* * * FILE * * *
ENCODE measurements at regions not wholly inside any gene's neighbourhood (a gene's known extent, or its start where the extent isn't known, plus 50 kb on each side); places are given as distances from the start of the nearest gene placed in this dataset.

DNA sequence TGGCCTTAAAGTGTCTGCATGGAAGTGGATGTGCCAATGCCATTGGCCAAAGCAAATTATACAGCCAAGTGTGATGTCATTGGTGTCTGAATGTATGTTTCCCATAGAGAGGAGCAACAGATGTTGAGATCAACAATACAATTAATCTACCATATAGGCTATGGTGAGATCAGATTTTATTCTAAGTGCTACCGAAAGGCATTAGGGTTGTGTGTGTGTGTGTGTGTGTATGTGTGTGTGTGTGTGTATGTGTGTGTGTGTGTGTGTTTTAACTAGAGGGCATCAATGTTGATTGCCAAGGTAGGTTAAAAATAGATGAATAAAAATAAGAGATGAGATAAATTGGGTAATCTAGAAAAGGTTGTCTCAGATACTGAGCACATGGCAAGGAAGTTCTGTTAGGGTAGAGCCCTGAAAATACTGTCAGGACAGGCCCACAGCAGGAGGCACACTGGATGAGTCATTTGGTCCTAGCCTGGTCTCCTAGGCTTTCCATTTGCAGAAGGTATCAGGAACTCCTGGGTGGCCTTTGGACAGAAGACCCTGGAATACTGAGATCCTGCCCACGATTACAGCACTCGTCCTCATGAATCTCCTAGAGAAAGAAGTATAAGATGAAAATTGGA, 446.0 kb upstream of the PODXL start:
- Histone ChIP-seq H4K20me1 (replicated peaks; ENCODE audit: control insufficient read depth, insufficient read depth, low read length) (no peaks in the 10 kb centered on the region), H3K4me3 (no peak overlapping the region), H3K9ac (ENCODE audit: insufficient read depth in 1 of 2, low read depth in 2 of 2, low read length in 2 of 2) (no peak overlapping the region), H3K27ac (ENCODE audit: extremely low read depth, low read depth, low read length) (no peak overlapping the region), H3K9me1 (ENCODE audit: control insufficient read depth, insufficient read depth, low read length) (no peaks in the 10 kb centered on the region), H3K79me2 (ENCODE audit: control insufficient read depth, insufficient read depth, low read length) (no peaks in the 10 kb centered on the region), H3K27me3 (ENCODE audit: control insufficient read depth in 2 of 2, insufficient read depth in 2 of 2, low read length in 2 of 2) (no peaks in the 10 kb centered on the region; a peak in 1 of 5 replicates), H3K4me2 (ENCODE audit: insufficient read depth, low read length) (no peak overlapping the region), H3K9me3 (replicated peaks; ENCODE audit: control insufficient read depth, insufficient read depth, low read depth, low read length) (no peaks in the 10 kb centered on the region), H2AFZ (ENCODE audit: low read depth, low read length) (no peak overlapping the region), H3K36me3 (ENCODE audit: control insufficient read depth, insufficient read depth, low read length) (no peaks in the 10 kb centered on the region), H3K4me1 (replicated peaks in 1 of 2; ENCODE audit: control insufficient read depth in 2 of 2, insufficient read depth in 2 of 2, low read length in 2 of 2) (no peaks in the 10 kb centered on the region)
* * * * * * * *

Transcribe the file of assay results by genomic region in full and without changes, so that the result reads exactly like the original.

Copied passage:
ENCODE measurements at regions not wholly inside any gene's neighbourhood (a gene's known extent, or its start where the extent isn't known, plus 50 kb on each side); places are given as distances from the start of the nearest gene placed in this dataset.

DNA sequence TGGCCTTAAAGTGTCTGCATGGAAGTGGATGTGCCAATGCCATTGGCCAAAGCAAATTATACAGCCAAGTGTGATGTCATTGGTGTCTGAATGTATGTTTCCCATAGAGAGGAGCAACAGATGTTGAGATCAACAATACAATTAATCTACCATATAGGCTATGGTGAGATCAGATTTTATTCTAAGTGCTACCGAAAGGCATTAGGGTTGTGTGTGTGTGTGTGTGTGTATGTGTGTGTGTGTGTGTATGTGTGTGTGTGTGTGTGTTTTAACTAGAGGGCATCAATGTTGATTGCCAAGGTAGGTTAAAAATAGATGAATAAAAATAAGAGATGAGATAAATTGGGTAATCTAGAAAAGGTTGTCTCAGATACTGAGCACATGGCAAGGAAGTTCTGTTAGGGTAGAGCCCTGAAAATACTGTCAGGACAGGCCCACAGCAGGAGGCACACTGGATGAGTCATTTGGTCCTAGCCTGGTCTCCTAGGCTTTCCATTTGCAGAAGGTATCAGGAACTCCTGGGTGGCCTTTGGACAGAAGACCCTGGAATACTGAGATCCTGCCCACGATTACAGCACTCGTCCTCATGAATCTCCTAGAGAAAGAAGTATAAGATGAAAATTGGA, 446.0 kb upstream of the PODXL start:
- Histone ChIP-seq H4K20me1 (replicated peaks; ENCODE audit: control insufficient read depth, insufficient read depth, low read length) (no peaks in the 10 kb centered on the region), H3K4me3 (no peak overlapping the region), H3K9ac (ENCODE audit: insufficient read depth in 1 of 2, low read depth in 2 of 2, low read length in 2 of 2) (no peak overlapping the region), H3K27ac (ENCODE audit: extremely low read depth, low read depth, low read length) (no peak overlapping the region), H3K9me1 (ENCODE audit: control insufficient read depth, insufficient read depth, low read length) (no peaks in the 10 kb centered on the region), H3K79me2 (ENCODE audit: control insufficient read depth, insufficient read depth, low read length) (no peaks in the 10 kb centered on the region), H3K27me3 (ENCODE audit: control insufficient read depth in 2 of 2, insufficient read depth in 2 of 2, low read length in 2 of 2) (no peaks in the 10 kb centered on the region; a peak in 1 of 5 replicates), H3K4me2 (ENCODE audit: insufficient read depth, low read length) (no peak overlapping the region), H3K9me3 (replicated peaks; ENCODE audit: control insufficient read depth, insufficient read depth, low read depth, low read length) (no peaks in the 10 kb centered on the region), H2AFZ (ENCODE audit: low read depth, low read length) (no peak overlapping the region), H3K36me3 (ENCODE audit: control insufficient read depth, insufficient read depth, low read length) (no peaks in the 10 kb centered on the region), H3K4me1 (replicated peaks in 1 of 2; ENCODE audit: control insufficient read depth in 2 of 2, insufficient read depth in 2 of 2, low read length in 2 of 2) (no peaks in the 10 kb centered on the region)